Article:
Not so Tasty afterall, eh BuzzFeed?
| 3 min read

The Secret Ingredient In BuzzFeed’s ‘Tasty’ Videos Is Plagiarism?

BuzzFeed’s Tasty videos are drool worthy and every foodie’s favourite time pass. But they’ve left a bad taste in the mouths of a few food bloggers, who are accusing them of content theft. After Nieman Lab’s report declared Tasty Cookbook as one of 2016’s top bestselling cookbooks, industry professionals suggested a not-so-tasty side to its viral recipe videos.

According to a Mic.com report, prominent food writer Kenji López-Alt, who is also the author of New York Times' bestselling book The Food Lab, tweeted accusing BuzzFeed’s Tasty general manager Ashley McCollum of plagiarism. Though he deleted his tweet later, he didn’t shy away from retweeting similar accusations.

Kenji Lopez-Alt deleted his scathing tweet, but retweeted Bradford Pearson’s accusation, matching his own.
Kenji Lopez-Alt deleted his scathing tweet, but retweeted Bradford Pearson’s accusation, matching his own.

Apparently Kenji called McCollum a ‘shameless lying and thieving hack’ in his tweet.

Kenji Lopez-Alt’s tweet as reported by Mic.com. 
Kenji Lopez-Alt’s tweet as reported by Mic.com. 

Food blogger Nick Chipman of Dude Foods reportedly told Mic.com that Tasty’s Bacon Weave Taco recipe is uncomfortably similar to his The Double Decker Mac & Cheese Stuffed Bacon Weave Taco.

However, BuzzFeed Food’s Facebook video titled ‘Bacon Weave Mac & Cheese Taco’ gave credit to Nick’s recipe, after a plagiarism claim was brought to their attention. Dude Foods seems to have had reason enough to be pissed off anyway.

According to Chipman, a BuzzFeed editor told him in the company’s defence that they weren’t aware that Alvin Zhou, their freelance video developer, had borrowed heavily from Chipman’s Bacon recipes. An angry Lopez also tweeted about gross inconsistencies in BuzzFeed’s official responses on the matter.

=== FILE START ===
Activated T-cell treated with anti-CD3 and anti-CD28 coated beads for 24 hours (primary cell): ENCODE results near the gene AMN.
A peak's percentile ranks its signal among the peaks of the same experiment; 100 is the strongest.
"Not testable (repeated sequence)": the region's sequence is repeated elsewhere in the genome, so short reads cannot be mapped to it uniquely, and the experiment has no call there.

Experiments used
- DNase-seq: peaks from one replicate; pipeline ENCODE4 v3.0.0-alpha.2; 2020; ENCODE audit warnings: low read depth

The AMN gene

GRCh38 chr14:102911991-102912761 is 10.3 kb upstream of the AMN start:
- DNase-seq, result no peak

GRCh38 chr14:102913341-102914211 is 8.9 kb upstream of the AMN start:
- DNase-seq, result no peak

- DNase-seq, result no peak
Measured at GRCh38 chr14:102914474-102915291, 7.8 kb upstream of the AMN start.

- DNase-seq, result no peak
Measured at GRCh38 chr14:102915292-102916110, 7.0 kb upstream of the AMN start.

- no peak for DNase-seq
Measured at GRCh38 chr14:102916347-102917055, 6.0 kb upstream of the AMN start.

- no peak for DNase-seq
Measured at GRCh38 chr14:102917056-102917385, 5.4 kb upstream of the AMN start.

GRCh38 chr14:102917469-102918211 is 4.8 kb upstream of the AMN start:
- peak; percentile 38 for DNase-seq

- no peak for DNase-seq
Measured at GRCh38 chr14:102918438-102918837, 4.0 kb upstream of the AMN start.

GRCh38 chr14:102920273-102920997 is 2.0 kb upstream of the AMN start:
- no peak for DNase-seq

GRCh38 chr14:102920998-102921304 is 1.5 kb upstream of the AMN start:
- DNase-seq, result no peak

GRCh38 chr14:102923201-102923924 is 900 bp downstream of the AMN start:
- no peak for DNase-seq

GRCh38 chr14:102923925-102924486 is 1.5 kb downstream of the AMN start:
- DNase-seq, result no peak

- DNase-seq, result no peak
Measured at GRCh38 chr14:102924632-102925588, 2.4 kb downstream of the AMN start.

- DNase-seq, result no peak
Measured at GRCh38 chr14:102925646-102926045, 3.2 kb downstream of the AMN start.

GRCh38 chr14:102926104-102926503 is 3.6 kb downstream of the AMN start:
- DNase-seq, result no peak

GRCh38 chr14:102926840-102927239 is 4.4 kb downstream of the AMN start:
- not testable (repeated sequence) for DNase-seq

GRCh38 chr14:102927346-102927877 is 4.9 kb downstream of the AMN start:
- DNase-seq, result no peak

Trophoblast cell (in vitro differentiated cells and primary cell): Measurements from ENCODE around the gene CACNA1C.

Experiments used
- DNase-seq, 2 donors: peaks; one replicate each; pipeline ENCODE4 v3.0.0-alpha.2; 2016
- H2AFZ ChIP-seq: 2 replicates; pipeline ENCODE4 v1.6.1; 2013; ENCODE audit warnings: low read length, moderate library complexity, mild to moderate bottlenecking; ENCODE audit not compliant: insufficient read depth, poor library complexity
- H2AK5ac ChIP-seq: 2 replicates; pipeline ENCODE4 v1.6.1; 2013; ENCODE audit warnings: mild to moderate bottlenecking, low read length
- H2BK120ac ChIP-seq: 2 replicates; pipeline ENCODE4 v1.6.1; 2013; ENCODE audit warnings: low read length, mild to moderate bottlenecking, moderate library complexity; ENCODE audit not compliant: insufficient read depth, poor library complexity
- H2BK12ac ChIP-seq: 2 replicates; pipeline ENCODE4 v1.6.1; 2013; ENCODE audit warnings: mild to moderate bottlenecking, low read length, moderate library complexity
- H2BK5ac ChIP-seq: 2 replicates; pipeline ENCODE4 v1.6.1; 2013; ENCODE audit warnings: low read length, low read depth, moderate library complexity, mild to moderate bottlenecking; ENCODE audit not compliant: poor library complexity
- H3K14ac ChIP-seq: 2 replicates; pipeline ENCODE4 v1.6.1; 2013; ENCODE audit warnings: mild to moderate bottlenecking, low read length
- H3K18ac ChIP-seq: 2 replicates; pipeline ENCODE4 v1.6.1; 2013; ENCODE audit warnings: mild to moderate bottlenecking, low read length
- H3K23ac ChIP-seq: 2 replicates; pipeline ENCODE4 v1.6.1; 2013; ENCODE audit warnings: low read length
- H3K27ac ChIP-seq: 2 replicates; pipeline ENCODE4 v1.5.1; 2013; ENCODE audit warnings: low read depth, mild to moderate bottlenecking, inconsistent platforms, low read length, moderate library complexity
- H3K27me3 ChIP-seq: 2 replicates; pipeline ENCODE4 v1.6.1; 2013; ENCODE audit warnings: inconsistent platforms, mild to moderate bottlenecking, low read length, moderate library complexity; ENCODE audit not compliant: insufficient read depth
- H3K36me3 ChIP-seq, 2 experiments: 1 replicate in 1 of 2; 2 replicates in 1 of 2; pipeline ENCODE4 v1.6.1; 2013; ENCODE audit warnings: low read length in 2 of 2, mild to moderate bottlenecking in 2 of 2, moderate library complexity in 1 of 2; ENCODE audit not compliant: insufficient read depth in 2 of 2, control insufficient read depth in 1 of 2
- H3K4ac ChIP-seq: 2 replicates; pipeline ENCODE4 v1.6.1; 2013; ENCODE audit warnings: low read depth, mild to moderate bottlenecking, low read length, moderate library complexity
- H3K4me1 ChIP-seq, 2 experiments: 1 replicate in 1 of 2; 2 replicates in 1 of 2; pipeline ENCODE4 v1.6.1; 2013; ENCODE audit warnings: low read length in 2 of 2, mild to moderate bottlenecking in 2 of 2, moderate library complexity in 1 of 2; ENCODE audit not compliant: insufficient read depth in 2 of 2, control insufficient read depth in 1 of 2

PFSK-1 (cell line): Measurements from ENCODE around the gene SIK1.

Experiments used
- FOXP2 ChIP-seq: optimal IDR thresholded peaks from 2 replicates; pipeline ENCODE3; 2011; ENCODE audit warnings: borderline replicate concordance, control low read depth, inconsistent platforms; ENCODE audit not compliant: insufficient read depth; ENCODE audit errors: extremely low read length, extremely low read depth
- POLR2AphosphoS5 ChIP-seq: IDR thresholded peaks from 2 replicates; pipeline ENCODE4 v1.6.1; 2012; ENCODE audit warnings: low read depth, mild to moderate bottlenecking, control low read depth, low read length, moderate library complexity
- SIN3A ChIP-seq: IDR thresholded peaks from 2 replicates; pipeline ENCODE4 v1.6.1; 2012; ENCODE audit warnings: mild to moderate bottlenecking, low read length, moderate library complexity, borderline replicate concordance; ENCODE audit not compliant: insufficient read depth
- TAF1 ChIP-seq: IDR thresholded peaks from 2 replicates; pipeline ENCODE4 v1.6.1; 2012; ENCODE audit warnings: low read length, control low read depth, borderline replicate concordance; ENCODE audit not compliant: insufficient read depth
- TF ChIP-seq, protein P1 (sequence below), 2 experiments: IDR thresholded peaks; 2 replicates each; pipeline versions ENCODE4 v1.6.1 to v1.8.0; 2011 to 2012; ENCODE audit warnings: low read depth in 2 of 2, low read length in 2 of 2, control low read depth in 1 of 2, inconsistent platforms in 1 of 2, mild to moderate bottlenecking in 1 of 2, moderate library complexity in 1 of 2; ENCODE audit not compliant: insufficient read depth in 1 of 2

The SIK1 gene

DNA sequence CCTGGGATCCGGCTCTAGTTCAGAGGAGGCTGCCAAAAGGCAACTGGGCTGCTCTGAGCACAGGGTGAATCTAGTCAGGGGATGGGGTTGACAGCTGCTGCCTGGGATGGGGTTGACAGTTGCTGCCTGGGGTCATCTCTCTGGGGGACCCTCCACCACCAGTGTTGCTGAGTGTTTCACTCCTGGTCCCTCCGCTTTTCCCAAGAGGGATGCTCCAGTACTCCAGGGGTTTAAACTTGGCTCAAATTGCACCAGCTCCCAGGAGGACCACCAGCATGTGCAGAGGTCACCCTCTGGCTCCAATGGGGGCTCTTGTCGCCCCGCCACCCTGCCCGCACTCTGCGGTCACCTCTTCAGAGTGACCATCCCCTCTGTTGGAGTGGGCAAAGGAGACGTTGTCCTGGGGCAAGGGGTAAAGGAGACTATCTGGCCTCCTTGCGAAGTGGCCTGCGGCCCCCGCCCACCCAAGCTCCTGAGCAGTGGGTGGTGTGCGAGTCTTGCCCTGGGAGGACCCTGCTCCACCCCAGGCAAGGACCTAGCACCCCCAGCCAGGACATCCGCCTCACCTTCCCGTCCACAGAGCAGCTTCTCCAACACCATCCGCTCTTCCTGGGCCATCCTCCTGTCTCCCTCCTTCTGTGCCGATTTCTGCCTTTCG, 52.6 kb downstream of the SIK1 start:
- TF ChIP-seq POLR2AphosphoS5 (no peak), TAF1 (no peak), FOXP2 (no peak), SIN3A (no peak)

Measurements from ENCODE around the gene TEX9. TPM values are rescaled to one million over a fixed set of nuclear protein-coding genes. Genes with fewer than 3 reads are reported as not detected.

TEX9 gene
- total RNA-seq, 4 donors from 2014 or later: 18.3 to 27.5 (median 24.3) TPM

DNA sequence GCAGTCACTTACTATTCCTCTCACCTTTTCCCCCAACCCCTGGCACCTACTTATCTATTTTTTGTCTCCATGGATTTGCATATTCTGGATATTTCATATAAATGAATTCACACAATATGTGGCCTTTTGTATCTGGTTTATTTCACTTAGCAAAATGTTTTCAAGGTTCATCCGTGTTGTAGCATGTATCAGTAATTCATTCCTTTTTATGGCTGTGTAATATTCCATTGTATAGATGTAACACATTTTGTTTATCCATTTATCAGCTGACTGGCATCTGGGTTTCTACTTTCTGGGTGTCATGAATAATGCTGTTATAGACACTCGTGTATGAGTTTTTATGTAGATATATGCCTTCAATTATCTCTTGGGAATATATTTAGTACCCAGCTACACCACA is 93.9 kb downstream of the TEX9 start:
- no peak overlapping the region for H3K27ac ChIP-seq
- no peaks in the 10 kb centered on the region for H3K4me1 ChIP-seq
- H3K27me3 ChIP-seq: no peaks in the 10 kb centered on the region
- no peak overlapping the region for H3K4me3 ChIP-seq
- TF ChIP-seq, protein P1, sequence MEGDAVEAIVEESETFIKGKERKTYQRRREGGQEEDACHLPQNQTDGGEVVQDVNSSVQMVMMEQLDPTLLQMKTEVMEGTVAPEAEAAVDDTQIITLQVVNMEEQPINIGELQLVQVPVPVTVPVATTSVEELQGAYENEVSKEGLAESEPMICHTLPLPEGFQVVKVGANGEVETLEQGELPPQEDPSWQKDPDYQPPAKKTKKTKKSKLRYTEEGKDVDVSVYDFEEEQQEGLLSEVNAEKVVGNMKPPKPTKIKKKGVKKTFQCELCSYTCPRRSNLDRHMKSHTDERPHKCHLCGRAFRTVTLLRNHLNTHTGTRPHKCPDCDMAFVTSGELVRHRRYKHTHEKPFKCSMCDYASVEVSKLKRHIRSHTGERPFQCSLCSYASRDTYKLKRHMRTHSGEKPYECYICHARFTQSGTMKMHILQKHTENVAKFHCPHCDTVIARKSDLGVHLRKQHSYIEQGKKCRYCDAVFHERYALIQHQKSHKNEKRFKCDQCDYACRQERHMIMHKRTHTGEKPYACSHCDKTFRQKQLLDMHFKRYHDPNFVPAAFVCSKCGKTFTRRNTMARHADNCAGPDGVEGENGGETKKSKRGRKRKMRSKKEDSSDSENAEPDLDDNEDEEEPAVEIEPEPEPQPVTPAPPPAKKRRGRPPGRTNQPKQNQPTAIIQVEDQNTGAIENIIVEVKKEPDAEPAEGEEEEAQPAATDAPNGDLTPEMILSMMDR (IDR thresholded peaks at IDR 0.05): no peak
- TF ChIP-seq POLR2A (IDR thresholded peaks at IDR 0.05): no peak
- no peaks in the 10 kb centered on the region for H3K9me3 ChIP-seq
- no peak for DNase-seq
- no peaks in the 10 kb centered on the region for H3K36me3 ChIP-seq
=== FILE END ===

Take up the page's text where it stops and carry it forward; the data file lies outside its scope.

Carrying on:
Apparently BuzzFeed also came under fire for a Rainbow Cookie Recipe that was allegedly lifted from a popular blog, Eugenie Kitchen. When a Facebook user brought this to everyone’s notice on Twitter and Facebook, due credit was reportedly added by BuzzFeed. Eugenie later penned a post confirming that her permission was only sought after her recipe had been copied and shared on social media.

BuzzFeed CEO Jonah Peretti defended his company’s stance by allegedly saying that chefs borrow and remix each others’ recipes all the time. While intellectual property rights are in the grey zone when it comes to food recipes, Lopez and Chipman maintain that credit must be given to an original recipe wherever it is due.

It sucks to put in a ton of work coming up with ideas and recipes and making them only to see BuzzFeed ripping them off without even crediting where the original idea came from.
Nick Chipman, Founder Dude Foods

Even though none of Lopez, Chipman or Eugenie’s recipes made it to the Tasty Cookbook, the new-age social media food format is making big bucks for BuzzFeed, reportedly accounting for almost half of the company’s alleged $250 million revenue.

As for BuzzFeed’s strategy in the food world, Ashley McCollum stresses in this video that the manner in which Tasty videos are shot and produced, might be the bigger reason behind their virality. In her opinion it’s all about making cooking a more inclusive experience, rather than a particular recipe.

(Source: Mic.com)